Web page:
And if we introduce a bit of a delay in the CountSort function (say 2 seconds) we can make our tests last a bit longer so that we can see in the output:

PASS
ok      github.com/efrag/common-algorithms/sort 8.005s

Go runs tests sequentially in the same package but can run some of the test cases in parallel if we have defined them as such, ie. the execution for our test package now looks like this

Execution of go tests in the count_sort_test package

And if we combine all 3 tests in a single test with 5 test cases our entire execution time would be a little more than 2 seconds.

Tip

If you noticed we actually added 2 lines (the t.Parallel() on line 4 and the tc := tc on line 2. From the documentation of the testing package we have:

 tc := tc // capture range variable

which was a bit of a mystery for me when I first saw it. Also running the CountSortParallel with and without that line produces a PASS so what’s the meaning of this line 🤔 ?

In order to test what this line actually does we add one more line in our sub-test that prints the name of the test case and one more line in the CountSort library that prints the input array. Then we run our tests twice one with the tc := tc line and one without and we check out the results.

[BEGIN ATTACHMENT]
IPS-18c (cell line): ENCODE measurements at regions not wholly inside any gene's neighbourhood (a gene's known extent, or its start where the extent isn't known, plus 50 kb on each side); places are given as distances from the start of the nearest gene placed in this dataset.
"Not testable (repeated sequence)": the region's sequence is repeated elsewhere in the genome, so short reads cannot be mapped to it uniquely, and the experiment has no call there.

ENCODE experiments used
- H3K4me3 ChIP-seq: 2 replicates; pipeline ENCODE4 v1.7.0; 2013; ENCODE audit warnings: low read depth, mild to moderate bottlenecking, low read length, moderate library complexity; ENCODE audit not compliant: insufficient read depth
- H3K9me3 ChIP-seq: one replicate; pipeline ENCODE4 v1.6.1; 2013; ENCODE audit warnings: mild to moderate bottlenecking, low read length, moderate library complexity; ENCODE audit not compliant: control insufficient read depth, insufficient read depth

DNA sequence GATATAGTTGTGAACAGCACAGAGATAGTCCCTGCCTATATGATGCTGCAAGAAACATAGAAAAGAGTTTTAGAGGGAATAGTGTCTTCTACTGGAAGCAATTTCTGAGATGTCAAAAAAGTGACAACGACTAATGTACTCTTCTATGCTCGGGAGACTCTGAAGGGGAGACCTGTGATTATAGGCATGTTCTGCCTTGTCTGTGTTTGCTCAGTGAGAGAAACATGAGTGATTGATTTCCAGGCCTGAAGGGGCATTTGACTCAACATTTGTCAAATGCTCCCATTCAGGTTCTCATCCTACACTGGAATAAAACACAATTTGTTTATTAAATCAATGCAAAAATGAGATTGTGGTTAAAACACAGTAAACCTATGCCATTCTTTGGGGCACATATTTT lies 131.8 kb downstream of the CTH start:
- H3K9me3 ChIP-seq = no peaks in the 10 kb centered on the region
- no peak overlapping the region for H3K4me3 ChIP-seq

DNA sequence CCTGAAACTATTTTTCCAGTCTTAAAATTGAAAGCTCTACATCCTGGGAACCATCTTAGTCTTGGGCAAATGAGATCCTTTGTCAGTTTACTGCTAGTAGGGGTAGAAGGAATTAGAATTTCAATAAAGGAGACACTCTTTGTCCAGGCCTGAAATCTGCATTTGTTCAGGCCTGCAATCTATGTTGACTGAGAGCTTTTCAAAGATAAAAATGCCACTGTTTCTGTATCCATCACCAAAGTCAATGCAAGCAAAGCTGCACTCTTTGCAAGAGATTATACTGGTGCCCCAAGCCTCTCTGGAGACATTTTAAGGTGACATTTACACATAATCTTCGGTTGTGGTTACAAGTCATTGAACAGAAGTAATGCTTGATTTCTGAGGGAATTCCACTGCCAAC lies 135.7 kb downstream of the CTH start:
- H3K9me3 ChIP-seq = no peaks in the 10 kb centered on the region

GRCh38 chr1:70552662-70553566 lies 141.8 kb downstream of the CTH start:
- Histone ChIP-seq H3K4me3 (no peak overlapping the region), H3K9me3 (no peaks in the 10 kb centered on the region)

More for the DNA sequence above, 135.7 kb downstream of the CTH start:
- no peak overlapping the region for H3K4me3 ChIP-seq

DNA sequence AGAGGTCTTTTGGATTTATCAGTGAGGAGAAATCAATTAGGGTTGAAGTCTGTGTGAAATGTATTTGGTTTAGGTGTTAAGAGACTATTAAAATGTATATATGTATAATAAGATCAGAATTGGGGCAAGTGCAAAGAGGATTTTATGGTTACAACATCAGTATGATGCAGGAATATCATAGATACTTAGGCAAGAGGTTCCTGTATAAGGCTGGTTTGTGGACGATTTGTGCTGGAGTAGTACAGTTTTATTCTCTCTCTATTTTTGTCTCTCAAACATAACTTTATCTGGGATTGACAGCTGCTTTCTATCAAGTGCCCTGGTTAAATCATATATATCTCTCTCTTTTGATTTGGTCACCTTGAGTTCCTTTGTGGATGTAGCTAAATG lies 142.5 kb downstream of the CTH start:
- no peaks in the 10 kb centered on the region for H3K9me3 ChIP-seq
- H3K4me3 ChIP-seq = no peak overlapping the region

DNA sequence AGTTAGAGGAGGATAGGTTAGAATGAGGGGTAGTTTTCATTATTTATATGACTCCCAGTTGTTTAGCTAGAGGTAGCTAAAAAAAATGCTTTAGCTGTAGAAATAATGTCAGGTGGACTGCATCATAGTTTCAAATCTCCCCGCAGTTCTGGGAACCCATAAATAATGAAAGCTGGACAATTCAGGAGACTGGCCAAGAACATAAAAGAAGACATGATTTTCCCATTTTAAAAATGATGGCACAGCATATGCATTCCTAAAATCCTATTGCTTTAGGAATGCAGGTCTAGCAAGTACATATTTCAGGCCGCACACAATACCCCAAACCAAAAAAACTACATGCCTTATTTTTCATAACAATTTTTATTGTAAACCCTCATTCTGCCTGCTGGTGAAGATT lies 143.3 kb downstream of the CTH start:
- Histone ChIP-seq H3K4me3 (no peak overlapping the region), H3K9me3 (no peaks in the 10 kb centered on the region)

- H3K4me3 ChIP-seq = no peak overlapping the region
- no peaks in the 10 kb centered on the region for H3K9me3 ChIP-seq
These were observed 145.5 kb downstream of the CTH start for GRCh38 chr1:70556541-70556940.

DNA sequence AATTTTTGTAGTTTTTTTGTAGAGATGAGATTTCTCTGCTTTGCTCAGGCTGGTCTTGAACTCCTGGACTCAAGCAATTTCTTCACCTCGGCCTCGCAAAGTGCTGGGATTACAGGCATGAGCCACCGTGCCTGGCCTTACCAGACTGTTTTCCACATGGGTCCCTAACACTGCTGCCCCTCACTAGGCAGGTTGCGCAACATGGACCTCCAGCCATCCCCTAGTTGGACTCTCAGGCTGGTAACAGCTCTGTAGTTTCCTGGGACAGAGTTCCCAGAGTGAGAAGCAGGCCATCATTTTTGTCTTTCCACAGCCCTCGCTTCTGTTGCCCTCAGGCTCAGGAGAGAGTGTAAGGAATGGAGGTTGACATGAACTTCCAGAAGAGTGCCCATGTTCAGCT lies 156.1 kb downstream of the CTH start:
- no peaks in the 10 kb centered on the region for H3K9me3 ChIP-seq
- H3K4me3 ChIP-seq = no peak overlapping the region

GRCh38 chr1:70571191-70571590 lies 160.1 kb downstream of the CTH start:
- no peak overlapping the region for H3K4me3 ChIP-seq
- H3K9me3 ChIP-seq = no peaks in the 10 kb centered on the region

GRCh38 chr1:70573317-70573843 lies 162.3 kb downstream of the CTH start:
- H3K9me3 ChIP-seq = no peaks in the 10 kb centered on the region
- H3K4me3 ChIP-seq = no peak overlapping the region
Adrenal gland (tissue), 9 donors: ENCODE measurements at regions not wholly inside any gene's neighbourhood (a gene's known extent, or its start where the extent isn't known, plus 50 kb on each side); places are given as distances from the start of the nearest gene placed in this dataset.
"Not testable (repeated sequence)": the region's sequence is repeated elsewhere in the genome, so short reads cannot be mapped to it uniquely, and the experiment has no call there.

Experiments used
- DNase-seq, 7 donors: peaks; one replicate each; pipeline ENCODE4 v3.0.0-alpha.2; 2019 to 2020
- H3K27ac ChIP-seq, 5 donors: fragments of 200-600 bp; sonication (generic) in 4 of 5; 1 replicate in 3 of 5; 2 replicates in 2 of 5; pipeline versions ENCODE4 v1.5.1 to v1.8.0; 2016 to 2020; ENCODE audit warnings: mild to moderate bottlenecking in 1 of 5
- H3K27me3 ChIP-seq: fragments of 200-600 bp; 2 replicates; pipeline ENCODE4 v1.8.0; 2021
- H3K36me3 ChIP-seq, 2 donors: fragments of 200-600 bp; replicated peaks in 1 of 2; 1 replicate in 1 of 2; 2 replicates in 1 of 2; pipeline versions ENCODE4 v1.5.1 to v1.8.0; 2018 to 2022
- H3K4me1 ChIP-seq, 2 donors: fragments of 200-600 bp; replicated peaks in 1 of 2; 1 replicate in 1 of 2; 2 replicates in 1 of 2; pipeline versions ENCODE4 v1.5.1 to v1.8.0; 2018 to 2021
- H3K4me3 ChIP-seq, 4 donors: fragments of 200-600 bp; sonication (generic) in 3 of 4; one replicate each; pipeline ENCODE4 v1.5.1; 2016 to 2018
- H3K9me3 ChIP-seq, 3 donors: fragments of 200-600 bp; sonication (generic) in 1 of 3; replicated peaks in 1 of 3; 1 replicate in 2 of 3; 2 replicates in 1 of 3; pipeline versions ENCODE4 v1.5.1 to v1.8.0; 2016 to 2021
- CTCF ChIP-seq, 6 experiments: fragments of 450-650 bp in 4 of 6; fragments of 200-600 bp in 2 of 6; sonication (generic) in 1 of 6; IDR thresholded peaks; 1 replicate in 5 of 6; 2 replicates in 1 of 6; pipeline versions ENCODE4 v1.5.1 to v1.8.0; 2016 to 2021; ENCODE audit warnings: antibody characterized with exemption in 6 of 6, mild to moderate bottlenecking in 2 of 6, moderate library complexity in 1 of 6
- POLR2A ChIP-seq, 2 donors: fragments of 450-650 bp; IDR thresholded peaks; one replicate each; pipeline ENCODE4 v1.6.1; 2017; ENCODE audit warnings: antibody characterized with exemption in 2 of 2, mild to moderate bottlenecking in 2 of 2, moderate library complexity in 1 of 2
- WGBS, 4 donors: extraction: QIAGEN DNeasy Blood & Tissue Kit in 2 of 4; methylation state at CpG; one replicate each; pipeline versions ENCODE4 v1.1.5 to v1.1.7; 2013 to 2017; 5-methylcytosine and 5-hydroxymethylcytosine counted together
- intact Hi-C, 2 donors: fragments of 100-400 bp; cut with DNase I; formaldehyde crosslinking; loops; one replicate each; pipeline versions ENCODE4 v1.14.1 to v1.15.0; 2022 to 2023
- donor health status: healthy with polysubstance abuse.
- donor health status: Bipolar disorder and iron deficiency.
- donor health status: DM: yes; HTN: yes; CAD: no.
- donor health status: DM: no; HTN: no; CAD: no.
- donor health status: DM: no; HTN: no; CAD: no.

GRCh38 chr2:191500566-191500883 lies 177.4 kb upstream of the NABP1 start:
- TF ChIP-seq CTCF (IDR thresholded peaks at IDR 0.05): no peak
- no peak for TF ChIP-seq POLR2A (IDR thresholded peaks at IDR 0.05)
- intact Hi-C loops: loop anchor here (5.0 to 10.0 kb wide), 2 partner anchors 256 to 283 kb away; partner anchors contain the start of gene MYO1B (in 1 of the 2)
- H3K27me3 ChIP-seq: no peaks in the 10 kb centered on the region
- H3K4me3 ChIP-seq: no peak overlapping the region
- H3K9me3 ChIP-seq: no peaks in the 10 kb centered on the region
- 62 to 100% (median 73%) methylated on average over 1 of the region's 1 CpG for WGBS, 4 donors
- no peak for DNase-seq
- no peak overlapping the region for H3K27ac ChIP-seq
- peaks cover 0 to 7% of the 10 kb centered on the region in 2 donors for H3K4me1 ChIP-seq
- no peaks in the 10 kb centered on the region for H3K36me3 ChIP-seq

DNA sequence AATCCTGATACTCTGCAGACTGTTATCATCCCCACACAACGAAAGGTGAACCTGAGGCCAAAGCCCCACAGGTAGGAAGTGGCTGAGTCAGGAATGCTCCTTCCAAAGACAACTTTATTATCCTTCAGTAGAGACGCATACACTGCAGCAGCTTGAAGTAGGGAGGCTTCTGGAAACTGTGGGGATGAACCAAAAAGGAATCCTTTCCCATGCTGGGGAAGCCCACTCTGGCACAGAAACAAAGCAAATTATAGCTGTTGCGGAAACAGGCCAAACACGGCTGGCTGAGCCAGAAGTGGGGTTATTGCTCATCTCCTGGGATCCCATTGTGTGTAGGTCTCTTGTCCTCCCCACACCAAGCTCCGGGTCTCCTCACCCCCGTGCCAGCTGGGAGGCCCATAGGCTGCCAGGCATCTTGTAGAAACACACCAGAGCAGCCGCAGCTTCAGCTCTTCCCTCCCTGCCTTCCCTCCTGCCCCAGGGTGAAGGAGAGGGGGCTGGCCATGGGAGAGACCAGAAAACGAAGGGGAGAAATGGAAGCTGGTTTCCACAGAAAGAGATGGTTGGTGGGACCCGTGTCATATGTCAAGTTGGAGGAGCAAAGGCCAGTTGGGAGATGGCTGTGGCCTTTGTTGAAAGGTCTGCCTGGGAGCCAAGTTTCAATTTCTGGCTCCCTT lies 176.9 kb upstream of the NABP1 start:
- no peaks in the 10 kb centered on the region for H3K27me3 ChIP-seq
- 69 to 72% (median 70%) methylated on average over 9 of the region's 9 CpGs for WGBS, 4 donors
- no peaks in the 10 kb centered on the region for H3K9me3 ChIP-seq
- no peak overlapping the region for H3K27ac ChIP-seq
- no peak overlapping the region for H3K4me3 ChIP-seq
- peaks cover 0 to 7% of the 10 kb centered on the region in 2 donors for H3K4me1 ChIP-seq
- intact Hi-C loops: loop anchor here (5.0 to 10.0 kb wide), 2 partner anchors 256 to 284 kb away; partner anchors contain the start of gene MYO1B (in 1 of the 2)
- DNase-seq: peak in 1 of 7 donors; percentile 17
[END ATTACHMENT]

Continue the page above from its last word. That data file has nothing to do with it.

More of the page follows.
[ℹ️ if you run the go test command with the -v flag you will be able to see additional debug output for your tests].

=== RUN   TestCountSortParallel
=== RUN   TestCountSortParallel/All_the_numbers_in_the_range_[1-9]
=== PAUSE TestCountSortParallel/All_the_numbers_in_the_range_[1-9]
=== RUN   TestCountSortParallel/3_numbers_in_the_range_[1-9]
=== PAUSE TestCountSortParallel/3_numbers_in_the_range_[1-9]
=== CONT  TestCountSortParallel/All_the_numbers_in_the_range_[1-9]
All the numbers in the range [1-9]
=== CONT  TestCountSortParallel/3_numbers_in_the_range_[1-9]
3 numbers in the range [1-9]
[4 1 9 6 3 8 7 2 5]
[4 1 9]
--- PASS: TestCountSortParallel (0.00s)
    --- PASS: TestCountSortParallel/All_the_numbers_in_the_range_[1-9] (2.00s)
    --- PASS: TestCountSortParallel/3_numbers_in_the_range_[1-9] (2.00s)

And then after commenting out line 2 and running the tests again:

=== RUN   TestCountSortParallel
=== RUN   TestCountSortParallel/All_the_numbers_in_the_range_[1-9]
=== PAUSE TestCountSortParallel/All_the_numbers_in_the_range_[1-9]
=== RUN   TestCountSortParallel/3_numbers_in_the_range_[1-9]
=== PAUSE TestCountSortParallel/3_numbers_in_the_range_[1-9]
=== CONT  TestCountSortParallel/All_the_numbers_in_the_range_[1-9]
3 numbers in the range [1-9]
=== CONT  TestCountSortParallel/3_numbers_in_the_range_[1-9]
3 numbers in the range [1-9]
[4 1 9]
[4 1 9]
--- PASS: TestCountSortParallel (0.00s)
    --- PASS: TestCountSortParallel/3_numbers_in_the_range_[1-9] (2.00s)
    --- PASS: TestCountSortParallel/All_the_numbers_in_the_range_[1-9] (2.00s)

Which basically means that if we do not properly capture the range variable we will be in a situation where we think we run both test cases and passed but in reality we would have only ever executed one of the two test cases!